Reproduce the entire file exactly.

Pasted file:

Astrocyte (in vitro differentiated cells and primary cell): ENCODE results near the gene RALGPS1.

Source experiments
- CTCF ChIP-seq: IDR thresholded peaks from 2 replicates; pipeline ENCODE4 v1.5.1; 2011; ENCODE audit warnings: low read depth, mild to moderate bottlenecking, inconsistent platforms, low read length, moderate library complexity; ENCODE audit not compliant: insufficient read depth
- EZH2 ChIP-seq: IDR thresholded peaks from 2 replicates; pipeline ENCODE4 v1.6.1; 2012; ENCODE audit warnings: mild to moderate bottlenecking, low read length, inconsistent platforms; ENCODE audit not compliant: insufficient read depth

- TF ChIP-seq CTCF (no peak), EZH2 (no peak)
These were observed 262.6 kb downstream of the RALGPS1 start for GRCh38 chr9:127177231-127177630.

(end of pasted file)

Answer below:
Astrocyte (in vitro differentiated cells and primary cell): ENCODE results near the gene RALGPS1.

Source experiments
- CTCF ChIP-seq: IDR thresholded peaks from 2 replicates; pipeline ENCODE4 v1.5.1; 2011; ENCODE audit warnings: low read depth, mild to moderate bottlenecking, inconsistent platforms, low read length, moderate library complexity; ENCODE audit not compliant: insufficient read depth
- EZH2 ChIP-seq: IDR thresholded peaks from 2 replicates; pipeline ENCODE4 v1.6.1; 2012; ENCODE audit warnings: mild to moderate bottlenecking, low read length, inconsistent platforms; ENCODE audit not compliant: insufficient read depth

- TF ChIP-seq CTCF (no peak), EZH2 (no peak)
These were observed 262.6 kb downstream of the RALGPS1 start for GRCh38 chr9:127177231-127177630.